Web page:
We can’t rely on compromises and retreats of the Minister for the simple fact of having suffered a political defeat. It is a government that does not hesitate to confront the majority of the people, and if necessary, bypassing the most elementary democratic normality. Crato will neither recognize nor retreat before manifest irregularities (such as the conditions under which some tests were applied, held in cafeterias and without the watchful required) or shocking irregularities (such as the fact that the test has been made public long before its end, including on TV channels!). This will not be decisive for the minister. He will wait until the “hosts” calm down for an opportunity to strike another blow…
This has been the practice, the same is also made by the rest of the government (see its reaction after each small defeat in the Constitutional Court).
The harmful action of the union leadership
What is decisive for the final defeat of the PACC is the continuation of the struggle, persistence of action and democratic control by the rank and file, and that teachers remain alert and organized. Therefore, some of the Boycott & Fencing groups that were formed in several cities of the country to boost boycott actions the day of the test, returned to meet the 27th December, in Coimbra.
While the PS (Socialist Party) supports and leads the FNE (National Federation of Educators), and the PCP (Communist Party of Portugal) and BE (Left Block) support and lead the FENPROF (National Federation of Teachers) – and of course their respective methods of operation – the MAS supports the action of these independent groups of teachers, in line with the democratic and combative rank and file unionism which it ever supported, where all teachers have the right to speak, as seen for example in the event of November 30 at the Aliados do Porto, or in the demonstration on 5 December outside the parliament.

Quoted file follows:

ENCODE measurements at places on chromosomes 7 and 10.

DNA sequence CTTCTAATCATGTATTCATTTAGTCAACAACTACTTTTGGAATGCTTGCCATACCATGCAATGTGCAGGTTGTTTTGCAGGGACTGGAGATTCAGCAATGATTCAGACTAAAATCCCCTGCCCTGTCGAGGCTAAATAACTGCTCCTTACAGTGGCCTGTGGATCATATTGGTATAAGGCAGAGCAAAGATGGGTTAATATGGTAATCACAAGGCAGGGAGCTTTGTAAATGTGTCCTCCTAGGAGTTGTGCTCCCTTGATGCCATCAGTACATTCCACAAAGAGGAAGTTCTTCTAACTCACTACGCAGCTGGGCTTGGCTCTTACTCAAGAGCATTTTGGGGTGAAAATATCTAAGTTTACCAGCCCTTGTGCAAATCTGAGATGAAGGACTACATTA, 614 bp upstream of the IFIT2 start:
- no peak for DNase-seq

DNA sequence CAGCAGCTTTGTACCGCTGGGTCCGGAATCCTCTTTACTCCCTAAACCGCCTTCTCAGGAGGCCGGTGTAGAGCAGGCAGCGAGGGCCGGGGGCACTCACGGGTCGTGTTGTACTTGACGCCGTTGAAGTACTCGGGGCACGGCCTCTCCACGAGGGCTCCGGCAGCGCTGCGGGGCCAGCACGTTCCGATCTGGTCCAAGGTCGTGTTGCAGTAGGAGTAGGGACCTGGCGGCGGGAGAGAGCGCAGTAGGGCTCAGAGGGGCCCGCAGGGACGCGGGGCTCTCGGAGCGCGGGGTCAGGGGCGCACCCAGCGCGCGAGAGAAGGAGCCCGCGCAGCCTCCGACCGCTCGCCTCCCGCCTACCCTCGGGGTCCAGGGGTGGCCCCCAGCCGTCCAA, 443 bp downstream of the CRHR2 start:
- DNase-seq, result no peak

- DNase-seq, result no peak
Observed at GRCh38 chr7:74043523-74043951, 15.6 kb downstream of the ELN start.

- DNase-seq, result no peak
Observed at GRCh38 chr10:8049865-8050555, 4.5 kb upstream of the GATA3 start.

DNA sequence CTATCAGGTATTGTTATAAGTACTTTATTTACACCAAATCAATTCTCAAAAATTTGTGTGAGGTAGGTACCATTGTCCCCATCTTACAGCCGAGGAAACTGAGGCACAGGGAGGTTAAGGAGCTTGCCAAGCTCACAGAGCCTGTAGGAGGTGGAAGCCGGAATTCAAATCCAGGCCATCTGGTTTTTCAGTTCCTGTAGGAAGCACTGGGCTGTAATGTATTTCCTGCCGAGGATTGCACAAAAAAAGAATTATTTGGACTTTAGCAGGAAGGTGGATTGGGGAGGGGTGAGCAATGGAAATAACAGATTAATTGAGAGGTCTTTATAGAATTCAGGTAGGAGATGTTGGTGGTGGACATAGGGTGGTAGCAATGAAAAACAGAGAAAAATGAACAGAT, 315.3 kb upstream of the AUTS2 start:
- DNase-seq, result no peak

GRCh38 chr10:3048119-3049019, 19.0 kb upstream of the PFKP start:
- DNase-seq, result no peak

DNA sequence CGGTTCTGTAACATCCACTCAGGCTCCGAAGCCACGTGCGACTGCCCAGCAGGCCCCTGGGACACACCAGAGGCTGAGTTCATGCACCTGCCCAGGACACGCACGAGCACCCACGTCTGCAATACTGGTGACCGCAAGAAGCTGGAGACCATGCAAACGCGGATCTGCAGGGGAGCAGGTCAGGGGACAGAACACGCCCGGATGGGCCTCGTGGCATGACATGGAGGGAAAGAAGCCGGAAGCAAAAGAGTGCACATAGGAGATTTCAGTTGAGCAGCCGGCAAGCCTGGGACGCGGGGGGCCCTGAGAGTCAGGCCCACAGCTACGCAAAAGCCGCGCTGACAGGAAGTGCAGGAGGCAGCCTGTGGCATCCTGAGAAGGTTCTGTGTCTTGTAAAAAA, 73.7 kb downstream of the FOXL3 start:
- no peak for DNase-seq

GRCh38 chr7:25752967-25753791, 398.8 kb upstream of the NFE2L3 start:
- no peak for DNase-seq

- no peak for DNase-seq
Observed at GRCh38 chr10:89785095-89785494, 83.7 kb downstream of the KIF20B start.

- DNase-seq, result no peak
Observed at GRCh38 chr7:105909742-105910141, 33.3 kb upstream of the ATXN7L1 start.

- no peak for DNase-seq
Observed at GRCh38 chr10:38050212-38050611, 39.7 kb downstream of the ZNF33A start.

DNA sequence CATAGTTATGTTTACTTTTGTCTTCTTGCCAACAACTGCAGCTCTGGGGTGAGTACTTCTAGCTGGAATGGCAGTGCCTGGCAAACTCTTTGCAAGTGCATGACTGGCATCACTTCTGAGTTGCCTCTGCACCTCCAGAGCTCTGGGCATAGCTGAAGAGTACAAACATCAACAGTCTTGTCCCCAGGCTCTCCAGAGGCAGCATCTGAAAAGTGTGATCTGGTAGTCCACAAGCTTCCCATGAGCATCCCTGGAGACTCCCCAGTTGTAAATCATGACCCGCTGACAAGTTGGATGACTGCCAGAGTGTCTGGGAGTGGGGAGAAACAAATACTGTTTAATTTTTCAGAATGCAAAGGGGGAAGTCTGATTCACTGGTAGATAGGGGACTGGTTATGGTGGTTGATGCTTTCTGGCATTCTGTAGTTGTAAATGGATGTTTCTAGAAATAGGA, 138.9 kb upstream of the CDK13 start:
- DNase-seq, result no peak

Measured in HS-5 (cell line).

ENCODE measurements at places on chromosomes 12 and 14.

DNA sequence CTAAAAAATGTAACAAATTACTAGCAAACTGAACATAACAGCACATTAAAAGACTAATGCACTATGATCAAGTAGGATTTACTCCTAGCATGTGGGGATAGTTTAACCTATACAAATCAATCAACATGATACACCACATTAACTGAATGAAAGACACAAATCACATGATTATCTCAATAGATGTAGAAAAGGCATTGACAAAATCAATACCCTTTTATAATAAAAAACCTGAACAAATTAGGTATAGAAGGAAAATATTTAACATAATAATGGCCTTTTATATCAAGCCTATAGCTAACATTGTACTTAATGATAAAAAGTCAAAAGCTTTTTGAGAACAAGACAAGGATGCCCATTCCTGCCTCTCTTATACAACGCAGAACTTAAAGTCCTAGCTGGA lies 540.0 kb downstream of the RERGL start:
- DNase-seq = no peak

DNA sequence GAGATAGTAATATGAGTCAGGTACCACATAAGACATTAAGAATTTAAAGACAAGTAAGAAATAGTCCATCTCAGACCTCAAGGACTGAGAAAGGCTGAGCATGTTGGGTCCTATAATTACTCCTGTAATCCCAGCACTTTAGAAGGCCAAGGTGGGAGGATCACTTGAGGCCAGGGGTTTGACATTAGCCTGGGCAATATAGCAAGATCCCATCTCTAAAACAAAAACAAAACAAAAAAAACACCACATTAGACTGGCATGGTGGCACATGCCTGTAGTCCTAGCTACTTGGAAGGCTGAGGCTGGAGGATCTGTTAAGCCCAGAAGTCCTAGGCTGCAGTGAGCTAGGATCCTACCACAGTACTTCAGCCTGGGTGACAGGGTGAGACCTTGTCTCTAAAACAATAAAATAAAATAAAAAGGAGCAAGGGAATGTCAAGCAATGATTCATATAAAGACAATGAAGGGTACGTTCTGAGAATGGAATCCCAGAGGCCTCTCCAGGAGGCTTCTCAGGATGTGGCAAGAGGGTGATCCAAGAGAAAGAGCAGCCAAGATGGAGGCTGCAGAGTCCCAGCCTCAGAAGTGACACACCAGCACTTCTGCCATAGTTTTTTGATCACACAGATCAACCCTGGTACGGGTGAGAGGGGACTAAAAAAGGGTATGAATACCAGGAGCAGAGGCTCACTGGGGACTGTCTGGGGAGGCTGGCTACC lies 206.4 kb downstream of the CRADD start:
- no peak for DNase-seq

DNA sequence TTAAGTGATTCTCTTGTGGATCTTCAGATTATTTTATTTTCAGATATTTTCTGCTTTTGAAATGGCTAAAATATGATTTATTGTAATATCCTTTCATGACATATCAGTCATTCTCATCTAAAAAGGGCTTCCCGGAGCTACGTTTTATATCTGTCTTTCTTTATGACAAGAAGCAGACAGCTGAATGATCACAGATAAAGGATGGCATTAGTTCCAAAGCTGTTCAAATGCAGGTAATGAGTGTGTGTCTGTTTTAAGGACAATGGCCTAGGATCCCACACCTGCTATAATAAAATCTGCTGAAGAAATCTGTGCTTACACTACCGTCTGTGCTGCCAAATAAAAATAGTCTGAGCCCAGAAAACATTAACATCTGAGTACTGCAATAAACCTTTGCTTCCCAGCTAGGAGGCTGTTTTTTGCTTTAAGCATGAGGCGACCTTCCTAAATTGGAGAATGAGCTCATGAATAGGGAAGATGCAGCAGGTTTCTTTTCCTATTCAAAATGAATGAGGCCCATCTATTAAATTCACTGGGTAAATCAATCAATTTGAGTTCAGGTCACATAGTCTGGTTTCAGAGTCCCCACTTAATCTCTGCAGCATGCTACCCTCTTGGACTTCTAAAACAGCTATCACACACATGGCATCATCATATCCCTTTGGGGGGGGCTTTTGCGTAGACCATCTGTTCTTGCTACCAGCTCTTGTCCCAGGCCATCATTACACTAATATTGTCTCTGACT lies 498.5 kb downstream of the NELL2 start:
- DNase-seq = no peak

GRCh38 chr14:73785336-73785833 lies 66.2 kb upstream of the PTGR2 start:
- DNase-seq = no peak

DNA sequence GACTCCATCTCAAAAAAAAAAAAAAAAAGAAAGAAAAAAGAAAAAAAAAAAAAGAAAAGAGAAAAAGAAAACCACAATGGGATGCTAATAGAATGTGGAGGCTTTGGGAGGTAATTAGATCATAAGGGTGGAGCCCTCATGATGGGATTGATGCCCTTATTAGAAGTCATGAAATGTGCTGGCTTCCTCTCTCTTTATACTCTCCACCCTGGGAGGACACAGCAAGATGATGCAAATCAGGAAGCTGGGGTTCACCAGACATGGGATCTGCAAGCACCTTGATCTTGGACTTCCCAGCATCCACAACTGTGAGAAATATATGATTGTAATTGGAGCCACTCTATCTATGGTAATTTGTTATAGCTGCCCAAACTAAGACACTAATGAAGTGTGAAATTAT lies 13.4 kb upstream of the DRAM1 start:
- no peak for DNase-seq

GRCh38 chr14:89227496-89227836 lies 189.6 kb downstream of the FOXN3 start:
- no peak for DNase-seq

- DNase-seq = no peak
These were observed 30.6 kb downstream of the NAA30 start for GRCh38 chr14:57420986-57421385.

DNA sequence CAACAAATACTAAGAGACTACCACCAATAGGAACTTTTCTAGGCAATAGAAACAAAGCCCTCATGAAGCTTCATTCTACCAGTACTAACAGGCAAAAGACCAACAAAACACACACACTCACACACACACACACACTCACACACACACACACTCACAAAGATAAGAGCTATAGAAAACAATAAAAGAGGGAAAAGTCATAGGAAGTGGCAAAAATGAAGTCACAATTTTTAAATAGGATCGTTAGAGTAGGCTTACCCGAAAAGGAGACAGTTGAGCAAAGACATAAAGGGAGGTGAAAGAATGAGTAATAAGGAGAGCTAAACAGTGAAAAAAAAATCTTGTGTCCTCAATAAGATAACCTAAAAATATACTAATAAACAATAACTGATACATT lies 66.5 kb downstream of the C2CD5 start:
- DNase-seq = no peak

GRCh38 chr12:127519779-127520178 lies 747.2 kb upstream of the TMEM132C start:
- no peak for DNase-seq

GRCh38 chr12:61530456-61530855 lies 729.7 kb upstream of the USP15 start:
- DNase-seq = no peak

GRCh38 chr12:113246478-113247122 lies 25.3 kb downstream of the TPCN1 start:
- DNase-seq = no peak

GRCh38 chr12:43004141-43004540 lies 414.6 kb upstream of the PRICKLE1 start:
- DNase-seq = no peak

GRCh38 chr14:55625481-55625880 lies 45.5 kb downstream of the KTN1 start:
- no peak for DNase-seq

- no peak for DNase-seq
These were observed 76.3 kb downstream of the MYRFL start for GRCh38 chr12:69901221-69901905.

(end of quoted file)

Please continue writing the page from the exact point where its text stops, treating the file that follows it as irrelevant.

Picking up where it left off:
This is not the type of unionism that is defended by the current teachers unions’ leadership. They shamefully ignored in their websites and reports after the 18th December (see for example the Fenprof website) the decisive boycott actions that contributed for the failure of PACC, not showing what truly happened on that day. And even after the major contribution of the boycott (which the FENPROF never supported but that opportunistically tried to convince the public it was its initiative!) they propose to continue on the path of “institutional” pressures (eg, they will seek meetings with MEC and the Education Commission of the RA to “request the annulment of test”) and dividing the workers: “a new strike” if the MEC convene another test, exactly in the same way they have done before, ie,only supervisors teachers, leaving out their colleagues under examination. They never speak of the necessity of a new boycott, which means a walk out of both supervisors and watched teachers.
Organize locally, coordinate nationally
Another lesson from the June strike which can help us to continue the fight against PACC is that there was no national coordination for the boycott, despite the huge rank and file participation school by school. Certainly a minimum nationally unified organization would have resulted in a more effective action, and perhaps made possible a joint response to MEC’s attacks in the beginning of the school year when such measures of reduction of classes and courses were imposed. We only have to gain if, from the local organization of Boycott & Fencing groups in cities across the country, a national coordination is formed, which could launch an initiative or propose a united action of all teachers in the country at any time.